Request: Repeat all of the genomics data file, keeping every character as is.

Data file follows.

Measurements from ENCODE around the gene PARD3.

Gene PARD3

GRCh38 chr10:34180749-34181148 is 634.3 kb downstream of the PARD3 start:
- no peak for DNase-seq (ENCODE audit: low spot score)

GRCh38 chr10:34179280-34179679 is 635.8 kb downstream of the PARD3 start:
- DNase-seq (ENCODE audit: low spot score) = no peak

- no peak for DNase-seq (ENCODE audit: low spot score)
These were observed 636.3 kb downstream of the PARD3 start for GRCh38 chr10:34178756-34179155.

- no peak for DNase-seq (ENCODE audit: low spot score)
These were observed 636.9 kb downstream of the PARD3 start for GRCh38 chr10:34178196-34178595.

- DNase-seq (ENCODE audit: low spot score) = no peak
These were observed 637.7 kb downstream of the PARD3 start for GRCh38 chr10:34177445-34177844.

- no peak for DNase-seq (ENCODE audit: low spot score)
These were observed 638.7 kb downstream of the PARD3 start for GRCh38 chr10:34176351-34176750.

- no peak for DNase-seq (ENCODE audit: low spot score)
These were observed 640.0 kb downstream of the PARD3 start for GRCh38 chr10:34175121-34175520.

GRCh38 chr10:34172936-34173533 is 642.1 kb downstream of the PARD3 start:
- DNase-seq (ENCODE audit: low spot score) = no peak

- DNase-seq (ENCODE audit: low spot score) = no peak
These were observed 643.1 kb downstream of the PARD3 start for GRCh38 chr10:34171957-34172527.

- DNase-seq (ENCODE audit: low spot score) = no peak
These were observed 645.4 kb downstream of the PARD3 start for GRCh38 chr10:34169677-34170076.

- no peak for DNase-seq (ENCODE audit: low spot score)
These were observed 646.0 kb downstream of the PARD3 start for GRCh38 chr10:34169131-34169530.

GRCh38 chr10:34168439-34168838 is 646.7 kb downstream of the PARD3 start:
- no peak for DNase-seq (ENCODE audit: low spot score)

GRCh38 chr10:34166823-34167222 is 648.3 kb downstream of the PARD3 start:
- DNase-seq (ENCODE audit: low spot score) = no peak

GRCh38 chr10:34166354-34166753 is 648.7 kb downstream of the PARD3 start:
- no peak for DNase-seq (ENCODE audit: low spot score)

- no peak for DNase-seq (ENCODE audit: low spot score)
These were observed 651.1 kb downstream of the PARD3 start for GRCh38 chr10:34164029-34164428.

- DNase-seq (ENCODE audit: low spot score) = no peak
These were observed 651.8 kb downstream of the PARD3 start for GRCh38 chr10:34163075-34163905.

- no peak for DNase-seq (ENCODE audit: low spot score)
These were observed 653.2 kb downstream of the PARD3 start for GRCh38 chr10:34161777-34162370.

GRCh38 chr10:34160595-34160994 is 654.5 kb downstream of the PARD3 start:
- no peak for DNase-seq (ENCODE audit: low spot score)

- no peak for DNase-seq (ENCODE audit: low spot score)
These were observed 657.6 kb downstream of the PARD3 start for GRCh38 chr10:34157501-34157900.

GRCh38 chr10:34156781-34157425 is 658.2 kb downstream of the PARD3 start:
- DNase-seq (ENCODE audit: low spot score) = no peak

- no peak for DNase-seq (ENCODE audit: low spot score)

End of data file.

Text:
Measurements from ENCODE around the gene PARD3.

Gene PARD3

GRCh38 chr10:34180749-34181148 is 634.3 kb downstream of the PARD3 start:
- no peak for DNase-seq (ENCODE audit: low spot score)

GRCh38 chr10:34179280-34179679 is 635.8 kb downstream of the PARD3 start:
- DNase-seq (ENCODE audit: low spot score) = no peak

- no peak for DNase-seq (ENCODE audit: low spot score)
These were observed 636.3 kb downstream of the PARD3 start for GRCh38 chr10:34178756-34179155.

- no peak for DNase-seq (ENCODE audit: low spot score)
These were observed 636.9 kb downstream of the PARD3 start for GRCh38 chr10:34178196-34178595.

- DNase-seq (ENCODE audit: low spot score) = no peak
These were observed 637.7 kb downstream of the PARD3 start for GRCh38 chr10:34177445-34177844.

- no peak for DNase-seq (ENCODE audit: low spot score)
These were observed 638.7 kb downstream of the PARD3 start for GRCh38 chr10:34176351-34176750.

- no peak for DNase-seq (ENCODE audit: low spot score)
These were observed 640.0 kb downstream of the PARD3 start for GRCh38 chr10:34175121-34175520.

GRCh38 chr10:34172936-34173533 is 642.1 kb downstream of the PARD3 start:
- DNase-seq (ENCODE audit: low spot score) = no peak

- DNase-seq (ENCODE audit: low spot score) = no peak
These were observed 643.1 kb downstream of the PARD3 start for GRCh38 chr10:34171957-34172527.

- DNase-seq (ENCODE audit: low spot score) = no peak
These were observed 645.4 kb downstream of the PARD3 start for GRCh38 chr10:34169677-34170076.

- no peak for DNase-seq (ENCODE audit: low spot score)
These were observed 646.0 kb downstream of the PARD3 start for GRCh38 chr10:34169131-34169530.

GRCh38 chr10:34168439-34168838 is 646.7 kb downstream of the PARD3 start:
- no peak for DNase-seq (ENCODE audit: low spot score)

GRCh38 chr10:34166823-34167222 is 648.3 kb downstream of the PARD3 start:
- DNase-seq (ENCODE audit: low spot score) = no peak

GRCh38 chr10:34166354-34166753 is 648.7 kb downstream of the PARD3 start:
- no peak for DNase-seq (ENCODE audit: low spot score)

- no peak for DNase-seq (ENCODE audit: low spot score)
These were observed 651.1 kb downstream of the PARD3 start for GRCh38 chr10:34164029-34164428.

- DNase-seq (ENCODE audit: low spot score) = no peak
These were observed 651.8 kb downstream of the PARD3 start for GRCh38 chr10:34163075-34163905.

- no peak for DNase-seq (ENCODE audit: low spot score)
These were observed 653.2 kb downstream of the PARD3 start for GRCh38 chr10:34161777-34162370.

GRCh38 chr10:34160595-34160994 is 654.5 kb downstream of the PARD3 start:
- no peak for DNase-seq (ENCODE audit: low spot score)

- no peak for DNase-seq (ENCODE audit: low spot score)
These were observed 657.6 kb downstream of the PARD3 start for GRCh38 chr10:34157501-34157900.

GRCh38 chr10:34156781-34157425 is 658.2 kb downstream of the PARD3 start:
- DNase-seq (ENCODE audit: low spot score) = no peak

- no peak for DNase-seq (ENCODE audit: low spot score)